The two NFC North teams that made the playoffs in 2012 currently bring up the rear in the division after three games. What does that mean at this point? Not much. There are 13 games left to play before any of these games truly mean anything, but we’re reaching the point in the season where the good starts to separate from the bad.
There certainly is clear definition between the teams in the NFC North to this point, but absolutely nothing is certain just yet. Even the Vikings, who pretty clearly look like bottom-feeders this year, have plenty of time to turn things around. We’ll get a much better idea of who has control in the division in the next two weeks, when the Lions play the Bears and Packers in consecutive weeks at Ford Field.
Here’s how things look after three weeks of NFL action.
Chicago — 3-0 (1-0)
Detroit — 2-1 (1-0)
Green Bay — 1-2 (0-0)
Minnesota — 0-3 (0-2)
The teams at the top of the standings don’t really look as good as their records, and the teams at the bottom don’t really look as bad. Realistically, the entire division is up in the air at this point. If there’s a sure thing in the NFC North right now, it’s that the Vikings aren’t very good. But if we learned anything in 2012, it’s that counting out a team with Adrian Peterson is a bad idea, especially if he ever gets some support.
If you asked me to summarize the Lions’ performance against the Washington Redskins in a word, I would say “Joique,” and drop the mic. While he didn’t post the gaudiest stat line of the day, it was Joique Bell’s performance in relief of the injured Reggie Bush that kept the Lions’ offense rolling. Of course, it also helped that the Redskins’ anemic secondary gave up 100-yard receiving days to both Calvin Johnson and Nate Burleson.
The Lions made some mistakes in this game, but they forced the Redskins into several more. The big win in Washington, where the Lions had never won previously, sets up a huge Week 4 showdown in Detroit with Chicago. The winner of that game will determine the leader of the NFC North after the first quarter of the season.
Next Game: 9/29 vs. Chicago (3-0)
The Chicago Bears did what they could to quiet the critics of their ugly wins in the first two weeks of the season with a domination of the once-mighty Steelers. Some will point to the fact that the Bears’ last two wins have come against a pair of 0-3 teams, and that’s fair. However, their other win was against the 2-1 Bengals, who just beat the Green Bay Packers. Besides, when it comes to determining playoff positioning, ugly wins over bad teams don’t count any less than blowouts over great teams.
At this point in the season, both the Bears and the Lions have reason to claim legitimacy, and there’s equally reason to argue against them. Both teams are talented, but flawed, so it comes down to who can bring results on the field. It’ll be hard to argue with whoever wins the matchup next weekend at Ford Field.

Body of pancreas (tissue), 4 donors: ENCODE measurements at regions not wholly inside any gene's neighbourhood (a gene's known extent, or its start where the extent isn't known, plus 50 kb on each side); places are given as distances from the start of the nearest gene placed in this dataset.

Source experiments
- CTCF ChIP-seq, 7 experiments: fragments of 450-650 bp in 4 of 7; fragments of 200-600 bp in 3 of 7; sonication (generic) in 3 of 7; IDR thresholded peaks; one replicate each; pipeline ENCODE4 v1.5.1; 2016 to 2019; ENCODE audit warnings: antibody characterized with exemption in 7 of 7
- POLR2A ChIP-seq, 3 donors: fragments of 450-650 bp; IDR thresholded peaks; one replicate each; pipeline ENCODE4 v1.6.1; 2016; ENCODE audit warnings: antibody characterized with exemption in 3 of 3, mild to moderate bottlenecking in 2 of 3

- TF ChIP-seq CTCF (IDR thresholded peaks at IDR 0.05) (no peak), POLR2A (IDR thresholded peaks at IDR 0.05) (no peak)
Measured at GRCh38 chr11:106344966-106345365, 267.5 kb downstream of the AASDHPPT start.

Next Game: 9/29 at Detroit (2-1)
Green Bay Packers
My repeated insistence that the Green Bay Packers are the team to beat in the NFC North has taken a bit of a shot, considering how they’re now 1-2 with two losses to teams with a combined 3-3 record. With the Mike McCarthy/Aaron Rodgers combo leading the team, they shouldn’t slip too far, but right now, they look extremely beatable.
Perhaps the most unusual thing about this Packers team is that they’re -2 in turnover margin, marking how very mistake-prone they’ve been early on this year. The defense has its issues, but it always has. If they can clean up the mistakes, they’ll be well on the way to another 10-win season. But for the first time in a while, we have to wonder “if.” They have lots of questions to address going into a long bye week, followed by an important divisional showdown against the Lions, who by that point will be either leading the NFC North or in second.
Next Game: 10/6 at Detroit (2-1)
The Vikings have shown, if nothing else, that they can hang around with anybody. Problem is, that’s about all they’ve proven. Despite being in one-possession games in the fourth quarter of all three of their games (and leading in their last two), they haven’t been able to close out against the Lions, Bears, or even the previously winless Brows.
People will blame Christian Ponder, and that’s fair — he’s completing less than 60 percent of his passes and has only two passing touchdowns this year against five interceptions and two lost fumbles. But the Vikings defense, which is giving up an average of 32 points a game, has to be a bigger story. No offense can be asked to outpace that. For reference, the Packers are giving up 29.3 points per game, and they’re 1-2. And the Vikings don’t have the Packers’ offense. Even Adrian Peterson can’t change that.
Next Game: 9/22 vs. Pittsburgh (0-3)